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We Could All Use a Little Therapy

Think you wouldn’t benefit from some mental maintenance? Think again.

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Regular exercise keeps illness at bay and promotes overall physical health. So why do we treat the mental side differently? “People often wait until things are completely falling apart to start therapy,” says Emily Anhalt, a clinical psychologist and cofounder of Coa, a mental health gym that offers classes on skills like resilience, mindfulness, and self-awareness. “But that’s like waiting until you have heart disease to start cardio.” Just as getting your blood pumping can help prevent cardiac disease, “therapy can be a proactive way to stay on top of your emotional well-being,” Anhalt says. According to the American Psychiatric Association, therapy has been shown to increase career satisfaction, improve physical health, and enhance our connections to others. “Therapy can help us become more authentic versions of ourselves, which can improve how we feel in our skin and in our relationships,” says Anhalt.

Know Your Options 

Therapy can involve more than just talking about your feelings. Here are three other approaches, along with who benefits from each.

IF: You’re struggling with self-critical thoughts, panic attacks, or phobias.

TRY: Cognitive behavioral therapy.

“CBT is a structured approach that begins with a treatment plan and goal setting, and it teaches people how to change their behaviors and think more flexibly,” explains Jenny Taitz, a clinical psychologist in Los Angeles.

IF: You need help processing trauma.

TRY: Eye-movement desensitization and reprocessing therapy.

As you talk about a traumatic event, an EMDR therapist asks you to track their hand movements with your eyes. Diverting attention from the memory decreases the distress associated with it, which can help the brain process.

IF: You’re prone to codependency, conflict avoidance, or angry outbursts.

TRY: Psychodynamic therapy.

“Psychodynamic therapists help people uncover the why behind their relationship patterns,” says Anhalt. “For instance, a person who pulls away when others get close will start to do the same with their therapist at some point. When this happens, the therapist may say, ‘Hey, look what you’re doing here. Let’s understand it together.’ ”

Schedule an Interview

Don’t know where to start in your therapist search? Put these questions to prospective candidates to ensure that you receive the best help.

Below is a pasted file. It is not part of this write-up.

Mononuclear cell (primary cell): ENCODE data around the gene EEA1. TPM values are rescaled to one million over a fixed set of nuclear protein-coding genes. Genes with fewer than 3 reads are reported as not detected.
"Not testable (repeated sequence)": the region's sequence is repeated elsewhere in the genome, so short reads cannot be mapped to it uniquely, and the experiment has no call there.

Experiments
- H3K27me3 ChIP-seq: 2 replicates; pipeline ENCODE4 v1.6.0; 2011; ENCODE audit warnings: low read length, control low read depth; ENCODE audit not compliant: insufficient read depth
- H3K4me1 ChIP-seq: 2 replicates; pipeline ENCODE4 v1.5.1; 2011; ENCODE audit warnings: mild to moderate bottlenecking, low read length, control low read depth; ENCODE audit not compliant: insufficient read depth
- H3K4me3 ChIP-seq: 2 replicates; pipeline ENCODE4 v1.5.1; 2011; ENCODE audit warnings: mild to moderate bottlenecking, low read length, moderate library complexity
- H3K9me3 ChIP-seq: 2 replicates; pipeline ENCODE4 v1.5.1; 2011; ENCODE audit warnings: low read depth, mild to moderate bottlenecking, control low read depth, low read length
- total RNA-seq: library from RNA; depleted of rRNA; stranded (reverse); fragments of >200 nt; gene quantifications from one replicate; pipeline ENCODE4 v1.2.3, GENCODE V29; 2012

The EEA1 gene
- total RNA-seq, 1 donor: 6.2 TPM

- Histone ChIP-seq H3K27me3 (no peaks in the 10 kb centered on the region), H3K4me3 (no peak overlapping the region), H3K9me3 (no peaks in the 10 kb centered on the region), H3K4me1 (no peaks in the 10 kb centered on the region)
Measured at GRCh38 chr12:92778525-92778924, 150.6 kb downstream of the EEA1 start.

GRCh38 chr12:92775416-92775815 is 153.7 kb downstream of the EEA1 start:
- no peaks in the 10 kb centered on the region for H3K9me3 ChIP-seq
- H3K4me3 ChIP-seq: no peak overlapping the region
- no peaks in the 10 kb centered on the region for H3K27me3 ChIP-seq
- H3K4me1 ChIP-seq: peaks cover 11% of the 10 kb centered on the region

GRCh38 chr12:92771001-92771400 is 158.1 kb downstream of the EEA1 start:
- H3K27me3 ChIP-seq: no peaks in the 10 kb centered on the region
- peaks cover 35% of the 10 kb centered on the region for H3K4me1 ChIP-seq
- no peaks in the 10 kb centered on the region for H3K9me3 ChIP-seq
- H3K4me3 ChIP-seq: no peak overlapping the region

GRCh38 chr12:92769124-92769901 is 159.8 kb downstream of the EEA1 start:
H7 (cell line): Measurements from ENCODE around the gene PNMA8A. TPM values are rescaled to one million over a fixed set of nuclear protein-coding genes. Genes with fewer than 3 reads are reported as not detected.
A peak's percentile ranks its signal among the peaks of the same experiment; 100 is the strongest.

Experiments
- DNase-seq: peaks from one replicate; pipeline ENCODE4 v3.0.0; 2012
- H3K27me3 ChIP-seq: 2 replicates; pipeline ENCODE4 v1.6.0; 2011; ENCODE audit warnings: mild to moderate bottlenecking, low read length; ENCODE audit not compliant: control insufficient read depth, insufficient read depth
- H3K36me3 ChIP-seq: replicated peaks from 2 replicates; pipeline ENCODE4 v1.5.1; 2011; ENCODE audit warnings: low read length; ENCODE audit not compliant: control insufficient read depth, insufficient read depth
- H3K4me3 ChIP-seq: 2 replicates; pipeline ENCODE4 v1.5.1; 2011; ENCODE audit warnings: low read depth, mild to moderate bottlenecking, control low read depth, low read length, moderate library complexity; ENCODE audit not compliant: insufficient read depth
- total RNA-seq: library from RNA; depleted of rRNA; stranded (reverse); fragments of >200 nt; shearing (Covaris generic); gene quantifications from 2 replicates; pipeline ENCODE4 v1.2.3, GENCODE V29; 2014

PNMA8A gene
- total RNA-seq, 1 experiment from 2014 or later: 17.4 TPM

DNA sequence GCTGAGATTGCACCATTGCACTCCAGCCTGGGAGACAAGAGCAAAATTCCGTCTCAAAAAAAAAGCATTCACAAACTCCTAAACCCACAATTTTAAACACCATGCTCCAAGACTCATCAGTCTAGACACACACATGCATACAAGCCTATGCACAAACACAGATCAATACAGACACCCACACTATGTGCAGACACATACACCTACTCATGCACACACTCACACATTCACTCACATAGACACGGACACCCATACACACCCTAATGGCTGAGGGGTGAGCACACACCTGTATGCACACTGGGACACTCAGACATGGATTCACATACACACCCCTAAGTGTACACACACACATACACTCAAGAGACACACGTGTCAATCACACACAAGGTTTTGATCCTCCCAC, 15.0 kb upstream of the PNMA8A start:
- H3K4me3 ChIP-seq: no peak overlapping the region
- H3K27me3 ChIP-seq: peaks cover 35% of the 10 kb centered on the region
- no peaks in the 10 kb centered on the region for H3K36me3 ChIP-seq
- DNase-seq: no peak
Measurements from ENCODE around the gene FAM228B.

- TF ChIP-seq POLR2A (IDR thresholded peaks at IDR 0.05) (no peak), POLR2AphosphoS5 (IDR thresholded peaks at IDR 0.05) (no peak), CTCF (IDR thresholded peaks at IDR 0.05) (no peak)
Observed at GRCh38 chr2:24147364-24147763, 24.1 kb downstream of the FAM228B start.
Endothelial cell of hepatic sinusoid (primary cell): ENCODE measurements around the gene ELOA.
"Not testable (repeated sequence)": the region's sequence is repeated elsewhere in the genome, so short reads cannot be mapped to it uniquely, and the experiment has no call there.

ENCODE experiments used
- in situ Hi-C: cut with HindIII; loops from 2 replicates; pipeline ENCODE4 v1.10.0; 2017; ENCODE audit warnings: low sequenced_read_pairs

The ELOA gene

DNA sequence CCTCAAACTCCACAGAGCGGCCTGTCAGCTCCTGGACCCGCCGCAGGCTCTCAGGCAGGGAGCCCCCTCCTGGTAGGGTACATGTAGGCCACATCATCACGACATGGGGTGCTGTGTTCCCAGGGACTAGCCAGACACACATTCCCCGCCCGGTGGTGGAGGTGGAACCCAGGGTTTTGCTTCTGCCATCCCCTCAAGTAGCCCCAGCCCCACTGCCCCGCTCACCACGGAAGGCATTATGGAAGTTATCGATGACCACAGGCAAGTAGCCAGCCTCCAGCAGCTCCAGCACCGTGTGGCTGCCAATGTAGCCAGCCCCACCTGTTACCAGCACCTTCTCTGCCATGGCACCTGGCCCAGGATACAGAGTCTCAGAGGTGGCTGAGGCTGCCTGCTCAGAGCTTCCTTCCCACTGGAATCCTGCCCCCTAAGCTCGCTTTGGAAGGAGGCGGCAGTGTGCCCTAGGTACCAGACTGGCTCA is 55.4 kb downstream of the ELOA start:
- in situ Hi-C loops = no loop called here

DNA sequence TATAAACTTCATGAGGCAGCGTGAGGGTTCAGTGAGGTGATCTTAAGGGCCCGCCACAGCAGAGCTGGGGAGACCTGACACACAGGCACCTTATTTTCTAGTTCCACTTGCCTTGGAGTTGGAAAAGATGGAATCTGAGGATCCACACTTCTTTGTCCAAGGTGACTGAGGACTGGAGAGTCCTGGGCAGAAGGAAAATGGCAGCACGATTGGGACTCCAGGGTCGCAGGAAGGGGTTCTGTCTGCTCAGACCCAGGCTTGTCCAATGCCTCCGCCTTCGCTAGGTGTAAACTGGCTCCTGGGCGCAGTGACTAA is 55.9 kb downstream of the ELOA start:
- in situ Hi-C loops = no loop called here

“What experience do you have treating clients with similar struggles?”

Some therapists specialize in eating disorders, while others focus on grief or substance use. Make sure yours is a good fit and has experience helping clients like you.

“How would you describe your communication style?”

This differs from therapist to therapist. Those who practice psychodynamic or supportive therapy may listen more and talk less. Those who practice behavioral therapies tend to be more direct.

“If I’m not getting what I want from therapy, are you open to feedback?”

Don’t be shy if the process isn’t working for you. Research shows that being up front about your goals and progress is a key component of treatment success.

Decode the Titles

Mental health experts receive varying levels of education and training. Here are four of the most common credentials you’ll encounter.

Psychiatrist: Psychiatrists are physicians—­either medical doctors (MDs) or doctors of ­osteopathic medicine (DOs)—who complete three to four years of medical school and four years of residency. They can prescribe medication such as antidepressants and diagnose mental health conditions. Some psychiatrists also offer psychotherapy.

Counselor: Also called therapists, licensed counselors complete two years of graduate school and earn a master’s degree. They ­provide individual, family, and couples therapy, but many can’t prescribe medication. They may have a master of arts or science (MA or MS), a master of social work (MSW), or a marriage and family therapist (MFT) degree.

Psychologist: Most psychologists receive up to six years of graduate training and earn a ­doctoral degree. They may become psychology professors, conduct research, provide psychotherapy, or supervise therapists in training. In some states, psychologists can prescribe medication. Common degrees you may encounter include PsyD (doctor of psychology), PhD (doctor of philosophy), and EdD (doctor of education).

Life coach: Like therapists, life coaches help clients set goals, modify behavior, and enhance well-being. Few receive graduate-level training to diagnose and treat mental health conditions such as anxiety, depression, and PTSD. There’s no special schooling required to become a life coach, but many obtain advanced credentials—look for certifications from the International Coaching Federation such as PCC (professional certified coach) and MCC (master certified coach).

See also:

Is Partner Yoga the New Couples Therapy?

Are Psychedelics the Future of Mental Health?

How Yoga Helped My Mental Health


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